# Thread: What's wrong with my proof involving anti-symmetry

1. ## What's wrong with my proof involving anti-symmetry

Hi Math people. Can someone tell me what's wrong with my proof, below? My professor did not give me credit for it, but did not provide feedback, either. She posted the answers online and her proof took a completely different tack than mine.

I get that I did the proof differently. But I'm curious what is wrong with my proof, especially the first part which I was pretty confident of. But all feedback is appreciated.

My approach, for the 'left-to-right' proof, was to take the two possible cases (x=y and x not= y) and show that only the expected on was in R and R inverse. Seems pretty straightforward to me.

Thanks, everyone.

Prove: A relation $\displaystyle R$ on a set $\displaystyle A$ is antisymmetric if and only if $\displaystyle R \cap R^{-1} \subseteq \{(a,a)\colon a \in A\}$.

Proof: $\displaystyle \Rightarrow$'': Assume $\displaystyle R$ is antisymmetric. That means $\displaystyle xRy$ and $\displaystyle yRx$ implies that $\displaystyle x=y$.

Suppose $\displaystyle x,y \in A, x=y$, and $\displaystyle xRy$. That means $\displaystyle (x,y) \in R$ and $\displaystyle (y,x) \in R^{-1}$. Since $\displaystyle x=y$, we have that $\displaystyle (x,x) \in R, (x,x) \in R^{-1}$, therefore $\displaystyle (x,x) \in R \cap R^{-1}$.

Now, suppose $\displaystyle x,y \in A, x \ne y$. Since $\displaystyle R$ is antisymmetric, we can't have both $\displaystyle xRy$ and $\displaystyle yRx$. WLOG, say $\displaystyle xRy$, then $\displaystyle (x,y) \in R, (x,y) \notin R^{-1}$ and $\displaystyle (x,y) \notin R \cap R^{-1}$.

$\displaystyle \Leftarrow$'': Assume $\displaystyle R \cap R^{-1} \subseteq \{(a,a)\colon a \in A\}$.

Suppose $\displaystyle x,y \in A, x \ne y, (x,y) \in R \cap R^{-1}$.\\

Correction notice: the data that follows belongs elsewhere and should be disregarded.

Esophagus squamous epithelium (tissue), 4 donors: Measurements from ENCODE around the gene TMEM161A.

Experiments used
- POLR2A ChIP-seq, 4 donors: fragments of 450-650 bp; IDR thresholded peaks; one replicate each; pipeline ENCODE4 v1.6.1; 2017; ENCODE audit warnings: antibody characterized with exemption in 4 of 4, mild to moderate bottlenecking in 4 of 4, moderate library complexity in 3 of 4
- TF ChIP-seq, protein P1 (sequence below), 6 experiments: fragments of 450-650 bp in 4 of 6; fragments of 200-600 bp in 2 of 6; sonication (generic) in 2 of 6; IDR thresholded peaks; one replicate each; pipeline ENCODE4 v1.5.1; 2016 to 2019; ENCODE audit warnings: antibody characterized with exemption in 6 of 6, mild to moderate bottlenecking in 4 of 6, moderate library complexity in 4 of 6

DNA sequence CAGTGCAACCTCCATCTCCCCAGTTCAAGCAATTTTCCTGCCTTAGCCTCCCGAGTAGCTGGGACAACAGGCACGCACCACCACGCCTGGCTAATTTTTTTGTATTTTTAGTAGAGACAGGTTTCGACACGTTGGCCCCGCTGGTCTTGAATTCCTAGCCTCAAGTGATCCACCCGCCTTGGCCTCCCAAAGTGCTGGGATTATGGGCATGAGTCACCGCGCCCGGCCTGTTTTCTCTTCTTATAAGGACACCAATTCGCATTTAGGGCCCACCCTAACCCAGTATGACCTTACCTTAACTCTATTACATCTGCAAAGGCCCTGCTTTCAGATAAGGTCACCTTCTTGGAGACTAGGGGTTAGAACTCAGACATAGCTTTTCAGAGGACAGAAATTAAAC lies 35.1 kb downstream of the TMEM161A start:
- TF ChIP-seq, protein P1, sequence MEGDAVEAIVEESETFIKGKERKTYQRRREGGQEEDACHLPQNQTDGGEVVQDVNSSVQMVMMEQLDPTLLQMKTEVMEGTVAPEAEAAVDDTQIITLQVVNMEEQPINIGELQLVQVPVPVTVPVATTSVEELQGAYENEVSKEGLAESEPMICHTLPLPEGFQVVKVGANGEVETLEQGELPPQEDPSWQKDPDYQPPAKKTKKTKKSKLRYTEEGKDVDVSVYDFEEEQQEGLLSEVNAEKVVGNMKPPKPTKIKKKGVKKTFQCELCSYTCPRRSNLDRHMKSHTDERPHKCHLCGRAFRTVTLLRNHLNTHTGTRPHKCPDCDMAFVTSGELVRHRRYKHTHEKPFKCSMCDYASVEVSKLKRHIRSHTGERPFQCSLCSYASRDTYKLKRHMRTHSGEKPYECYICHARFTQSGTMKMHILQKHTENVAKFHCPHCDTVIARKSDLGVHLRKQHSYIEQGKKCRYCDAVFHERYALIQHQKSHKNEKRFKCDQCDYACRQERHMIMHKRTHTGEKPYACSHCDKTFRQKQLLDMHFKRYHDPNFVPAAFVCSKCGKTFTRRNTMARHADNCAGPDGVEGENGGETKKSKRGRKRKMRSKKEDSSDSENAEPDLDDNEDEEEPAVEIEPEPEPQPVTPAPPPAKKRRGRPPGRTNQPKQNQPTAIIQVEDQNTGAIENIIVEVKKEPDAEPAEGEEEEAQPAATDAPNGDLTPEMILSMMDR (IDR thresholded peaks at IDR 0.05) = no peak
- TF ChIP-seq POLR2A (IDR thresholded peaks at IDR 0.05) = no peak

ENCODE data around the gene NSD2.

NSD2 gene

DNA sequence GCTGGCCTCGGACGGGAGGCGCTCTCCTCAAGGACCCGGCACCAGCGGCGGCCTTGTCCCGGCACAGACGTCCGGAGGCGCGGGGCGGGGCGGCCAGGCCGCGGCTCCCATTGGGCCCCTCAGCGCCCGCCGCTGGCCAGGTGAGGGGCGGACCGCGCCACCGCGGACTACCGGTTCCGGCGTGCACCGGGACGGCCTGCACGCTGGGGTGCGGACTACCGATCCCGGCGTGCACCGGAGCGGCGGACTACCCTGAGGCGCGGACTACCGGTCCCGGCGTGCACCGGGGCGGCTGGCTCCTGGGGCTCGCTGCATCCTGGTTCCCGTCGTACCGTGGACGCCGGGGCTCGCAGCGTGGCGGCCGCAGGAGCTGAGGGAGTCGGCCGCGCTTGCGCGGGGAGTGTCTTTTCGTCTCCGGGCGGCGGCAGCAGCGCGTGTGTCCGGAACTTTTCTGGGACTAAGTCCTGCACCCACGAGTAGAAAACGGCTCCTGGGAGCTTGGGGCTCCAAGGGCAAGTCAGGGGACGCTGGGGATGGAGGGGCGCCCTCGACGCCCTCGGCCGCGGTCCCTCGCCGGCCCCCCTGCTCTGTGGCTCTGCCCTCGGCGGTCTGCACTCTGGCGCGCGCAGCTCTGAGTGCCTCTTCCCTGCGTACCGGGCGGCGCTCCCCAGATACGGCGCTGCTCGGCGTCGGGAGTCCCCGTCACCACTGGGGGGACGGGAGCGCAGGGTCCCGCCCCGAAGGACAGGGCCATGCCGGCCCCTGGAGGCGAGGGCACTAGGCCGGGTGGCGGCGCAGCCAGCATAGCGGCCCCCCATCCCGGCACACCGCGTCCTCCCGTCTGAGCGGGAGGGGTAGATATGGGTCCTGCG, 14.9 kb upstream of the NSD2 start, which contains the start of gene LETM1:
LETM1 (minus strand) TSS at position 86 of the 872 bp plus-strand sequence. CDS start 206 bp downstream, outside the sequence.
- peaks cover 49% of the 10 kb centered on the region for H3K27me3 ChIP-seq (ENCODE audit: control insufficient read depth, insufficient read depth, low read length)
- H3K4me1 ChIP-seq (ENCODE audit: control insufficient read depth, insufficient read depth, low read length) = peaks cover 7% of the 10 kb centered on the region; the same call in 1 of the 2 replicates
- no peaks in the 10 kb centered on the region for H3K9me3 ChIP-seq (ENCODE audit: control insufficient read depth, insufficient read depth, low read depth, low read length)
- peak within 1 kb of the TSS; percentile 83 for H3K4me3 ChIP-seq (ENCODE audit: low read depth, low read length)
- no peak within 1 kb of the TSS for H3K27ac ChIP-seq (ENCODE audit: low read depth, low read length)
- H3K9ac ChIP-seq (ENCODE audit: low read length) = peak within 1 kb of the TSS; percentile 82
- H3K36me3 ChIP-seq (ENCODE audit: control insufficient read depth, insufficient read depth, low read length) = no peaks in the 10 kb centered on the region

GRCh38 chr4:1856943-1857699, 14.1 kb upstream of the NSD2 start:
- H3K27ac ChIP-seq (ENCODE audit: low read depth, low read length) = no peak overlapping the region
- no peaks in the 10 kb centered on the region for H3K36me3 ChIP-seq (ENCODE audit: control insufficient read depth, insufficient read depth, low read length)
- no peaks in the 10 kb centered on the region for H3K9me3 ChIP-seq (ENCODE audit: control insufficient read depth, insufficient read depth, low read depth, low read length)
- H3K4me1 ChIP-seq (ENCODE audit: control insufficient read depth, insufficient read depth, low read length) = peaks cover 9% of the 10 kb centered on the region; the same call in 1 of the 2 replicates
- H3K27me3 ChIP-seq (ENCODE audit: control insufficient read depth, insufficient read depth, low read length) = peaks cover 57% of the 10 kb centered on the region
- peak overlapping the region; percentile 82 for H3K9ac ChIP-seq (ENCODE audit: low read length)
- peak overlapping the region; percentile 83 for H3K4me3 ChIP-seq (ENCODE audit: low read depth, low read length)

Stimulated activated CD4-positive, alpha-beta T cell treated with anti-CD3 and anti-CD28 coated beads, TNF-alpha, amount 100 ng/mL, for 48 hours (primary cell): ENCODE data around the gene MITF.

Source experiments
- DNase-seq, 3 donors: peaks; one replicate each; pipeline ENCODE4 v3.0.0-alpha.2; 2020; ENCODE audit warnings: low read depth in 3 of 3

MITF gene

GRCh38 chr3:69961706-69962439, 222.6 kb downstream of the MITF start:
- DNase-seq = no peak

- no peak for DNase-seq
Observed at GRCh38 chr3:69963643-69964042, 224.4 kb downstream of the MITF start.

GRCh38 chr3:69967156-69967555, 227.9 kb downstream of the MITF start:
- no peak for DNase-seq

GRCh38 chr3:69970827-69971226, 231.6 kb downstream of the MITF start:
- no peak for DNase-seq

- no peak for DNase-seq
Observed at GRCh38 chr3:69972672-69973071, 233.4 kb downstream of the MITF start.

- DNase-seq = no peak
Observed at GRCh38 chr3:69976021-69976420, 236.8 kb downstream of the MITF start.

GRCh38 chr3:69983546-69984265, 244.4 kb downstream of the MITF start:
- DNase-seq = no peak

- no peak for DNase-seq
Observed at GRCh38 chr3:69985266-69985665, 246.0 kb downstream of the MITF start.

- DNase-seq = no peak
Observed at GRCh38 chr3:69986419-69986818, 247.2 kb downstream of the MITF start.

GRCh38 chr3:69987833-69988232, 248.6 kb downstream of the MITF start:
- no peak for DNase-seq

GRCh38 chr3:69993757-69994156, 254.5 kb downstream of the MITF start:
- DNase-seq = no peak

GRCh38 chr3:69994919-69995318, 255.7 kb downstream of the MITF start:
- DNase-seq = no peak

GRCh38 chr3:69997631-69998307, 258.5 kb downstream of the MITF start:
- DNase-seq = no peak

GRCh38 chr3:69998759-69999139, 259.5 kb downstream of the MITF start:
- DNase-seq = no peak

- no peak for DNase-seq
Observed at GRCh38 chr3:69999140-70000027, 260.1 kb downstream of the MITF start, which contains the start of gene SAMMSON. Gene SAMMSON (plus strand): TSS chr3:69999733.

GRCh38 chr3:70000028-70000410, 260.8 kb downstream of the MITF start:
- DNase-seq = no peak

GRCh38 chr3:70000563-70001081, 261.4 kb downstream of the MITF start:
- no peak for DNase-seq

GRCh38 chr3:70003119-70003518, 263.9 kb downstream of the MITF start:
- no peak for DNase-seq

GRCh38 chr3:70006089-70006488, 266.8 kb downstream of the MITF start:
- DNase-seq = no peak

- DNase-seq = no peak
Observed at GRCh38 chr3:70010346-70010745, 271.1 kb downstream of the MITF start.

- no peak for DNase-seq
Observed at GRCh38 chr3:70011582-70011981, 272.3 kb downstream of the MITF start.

$\displaystyle (x,y) \in R \cap R^{-1}\; \Rightarrow\; xRy \text{ and } xR^{-1}y\; \Rightarrow\; yRx$.

So we have $\displaystyle xRy,\, yRx$, and $\displaystyle x \ne y$, therefore, $\displaystyle R$ is not antisymmetric. In other words, if $\displaystyle x \ne y$ and $\displaystyle (x,y) \in R$, and $\displaystyle (x,y) \in R^{-1}$, then $\displaystyle R$ is not antisymmetric.

But since we have that only twin'' elements may be in $\displaystyle R \cap R^{-1}$, $\displaystyle R$ must be antisymmetric (that's my argument and I'm sticking to it!).

2. Start with $\displaystyle (x,y)\in R\cap R^{-1}$.
That means that $\displaystyle (y,x)\in R$ why?
Does that mean $\displaystyle x=y~?$.

Suppose that $\displaystyle R\cap R^{-1}\subseteq\{(a,a):a\in A\}$.
If $\displaystyle (x,y)\in R \text{ and }(y,x)\in R$ then $\displaystyle (x,y)\in R^{-1}$ why?
What does that mean?

3. Originally Posted by Plato
Start with $\displaystyle (x,y)\in R\cap R^{-1}$.
That means that $\displaystyle (y,x)\in R$ why?
Does that mean $\displaystyle x=y~?$.

Suppose that $\displaystyle R\cap R^{-1}\subseteq\{(a,a):a\in A\}$.
If $\displaystyle (x,y)\in R \text{ and }(y,x)\in R$ then $\displaystyle (x,y)\in R^{-1}$ why?
What does that mean?
Since my homework had already been graded, this wasn't a high priority, so I'm returning to this, finally. I get the first half, but I'm not sure about the right to left proof:

Left to Right
Assume $\displaystyle R$ is antisymmetric, that means that if $\displaystyle xRy$ and $\displaystyle yRx$, then $\displaystyle x=y$.

Let $\displaystyle (x,y)\in R\cap R^{-1} \Rightarrow (x,y)\in R$ and $\displaystyle (x,y)\in R^{-1} \Rightarrow (y,x) \in R$.

But $\displaystyle (x,y)\in R$ and $\displaystyle (y,x) \in R$ and $\displaystyle R$ antisymmetric implies $\displaystyle x=y$. In other words, $\displaystyle R$ antisymmetric $\displaystyle R\cap R^{-1} \Rightarrow \{(a,a): a \in A\}$.

RtoL
Suppose $\displaystyle R \cap R^{-1} \subseteq \{(a,a): a \in A\}$.

Then, $\displaystyle (x,y) \in R \cap R^{-1} \Rightarrow (x,y) \in R, (x,y) \in R^{-1} \Rightarrow (y,x) \in R, (y,x) \in R^{-1} \Rightarrow xRy$ and $\displaystyle yRx$.

But $\displaystyle (x,y) \in R \cap R^{-1} \Rightarrow x=y$. So we have that $\displaystyle (x,y) \in R \cap R^{-1} \Rightarrow xRy$ and $\displaystyle yRx \Rightarrow x=y$.

Is that right?

4. Your use of "=>" is a little off in a few places. Here's how I would write it:

[I'll use R* for the converse of R]

Assume appropriate relativization to set A.

Suppose R is anti-symmetric. Suppose <x y> in R/\R*. So <x y> in R and <y x> in R. So x=y. So <x y> in {<a a> | a in A}. So R/\R* subset of {<a a> | a in A}.

Suppose R/\R* subset of {<a a> | a in A}. Suppose <x y> in R and <y x> in R. So <x y> in R*. So <x y> in R/\R*. So <x y> in {<a a> | a in A}. So x=y.